In the State of New Jersey, drinking and driving is not considered a misdemeanor, a felony, or a felony. Unlike many other states, including New York, a DUI in New Jersey is a traffic violation, but a serious one. This Is Why DUI Defendants Don't Have the Right to a Jury Trial in New Jersey. Unlike many other states, New Jersey has not criminalized in-state driving.
For this reason, a DUI is a traffic offense, not a prosecutable offense (felony) or a public disorder offense (misdemeanor). Nor does it create any type of criminal record, since the conviction is reported in your driver's record (summary). For this reason, there are also no DUI jury trials; a judge determines your fate. DWI is a traffic violation, not a criminal charge, in New Jersey.
New Jersey Drivers Take a Chance When Driving Under the Influence of Alcohol. The chances of causing an accident increase when a person is driving while intoxicated, and there are legal ramifications associated with driving under the influence of alcohol in the Garden State. When stopped, someone may wonder if pending DUI charges reach felony levels. In New Jersey, a DUI is a traffic violation and not a criminal offense.
That said, someone could still face felony charges in New Jersey after causing an accident. No, DWI is a traffic violation. It is NOT a criminal offence. The arrest log will not appear in any criminal database.
If convicted, the conviction will only appear in the Motor Vehicle Commission records. New Jersey is also in the process of updating its DUI laws, which may see a transition from license suspension to ignition interlock devices (which the defendant has to pay). Depending on the situation, the court may impose a possible combination of minimum DUI sentences at its discretion. Understand your legal rights if you have been charged with DUI in New Jersey and how a criminal defense lawyer can help you.
If you or someone you love has been charged with DUI or another crime, talk to a knowledgeable and experienced attorney who has a passion for protecting the rights of their clients. A person may also be accused of driving under the influence of narcotics, hallucinogens, or another habit-generating drug, in addition to alcohol or instead of being caught driving under the influence of narcotics, hallucinogens, or another habit-producing drug. The reason is that New Jersey law does not classify DUI as a prosecutable offense (which would be equated with a felony in other states) or a public disorder offense (equated with a misdemeanor in other states) like other criminal offenses do. That's why it's particularly important to have an aggressive dui defense attorney on your side if you're accused of injuring or killing someone while drunk driving.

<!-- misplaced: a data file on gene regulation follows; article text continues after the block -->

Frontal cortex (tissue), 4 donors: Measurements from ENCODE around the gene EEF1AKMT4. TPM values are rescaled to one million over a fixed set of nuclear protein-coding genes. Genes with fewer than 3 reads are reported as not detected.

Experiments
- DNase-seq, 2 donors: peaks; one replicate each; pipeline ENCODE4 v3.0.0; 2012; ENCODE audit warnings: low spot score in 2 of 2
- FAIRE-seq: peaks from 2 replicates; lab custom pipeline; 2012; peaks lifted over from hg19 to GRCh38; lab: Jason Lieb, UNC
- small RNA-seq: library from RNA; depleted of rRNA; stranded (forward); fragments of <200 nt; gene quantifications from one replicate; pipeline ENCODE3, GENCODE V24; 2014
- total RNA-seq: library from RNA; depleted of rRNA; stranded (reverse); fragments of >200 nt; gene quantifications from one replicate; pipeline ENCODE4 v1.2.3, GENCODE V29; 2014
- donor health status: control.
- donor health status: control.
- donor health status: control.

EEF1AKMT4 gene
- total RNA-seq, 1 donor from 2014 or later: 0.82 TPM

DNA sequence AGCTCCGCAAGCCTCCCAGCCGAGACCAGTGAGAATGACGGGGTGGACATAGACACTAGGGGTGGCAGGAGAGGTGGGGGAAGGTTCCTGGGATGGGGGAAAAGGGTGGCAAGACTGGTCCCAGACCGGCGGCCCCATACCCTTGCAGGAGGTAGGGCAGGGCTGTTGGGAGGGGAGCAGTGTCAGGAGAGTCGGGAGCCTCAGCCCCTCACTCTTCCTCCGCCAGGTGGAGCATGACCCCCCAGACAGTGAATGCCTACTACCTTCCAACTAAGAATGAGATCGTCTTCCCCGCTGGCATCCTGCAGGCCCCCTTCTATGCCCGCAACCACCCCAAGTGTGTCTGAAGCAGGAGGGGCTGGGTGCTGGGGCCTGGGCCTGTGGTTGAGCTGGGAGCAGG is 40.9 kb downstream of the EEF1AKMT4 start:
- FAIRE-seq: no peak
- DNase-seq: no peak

When asking the question “Is DUI a Felony in New Jersey?” , the answer is not as simple as you might think. It is important to understand that owners of motor vehicles or boats that allow an intoxicated person or a person who is under the influence of a controlled substance to operate their vehicles may also be subject to mandatory New Jersey DUI law penalties. If you, or a loved one, is accused of drunk driving, it's important to have a trained DUI defense attorney on your side, especially in cases of injuries or deaths due to driving problems. When DUI battery in a car causes serious injury, it's a third-degree felony, which can lead to an alleged drunk driving to jail for up to five years.
A DUI charge can escalate to a law enforcement offense or a prosecutable offense, depending on the circumstances of the situation. For example, having a previous DUI can present a serious problem if you are looking for a commercial driver's license. There are additional penalties for DUI convictions in New Jersey, including mandatory fines and classes with the County Intoxicated Driver Resource Center, and possible jail sentences that become mandatory with third or more offenses. For example, if you were driving with a child in the car and were also driving while intoxicated, you may be charged with endangering the welfare of a child by DUI.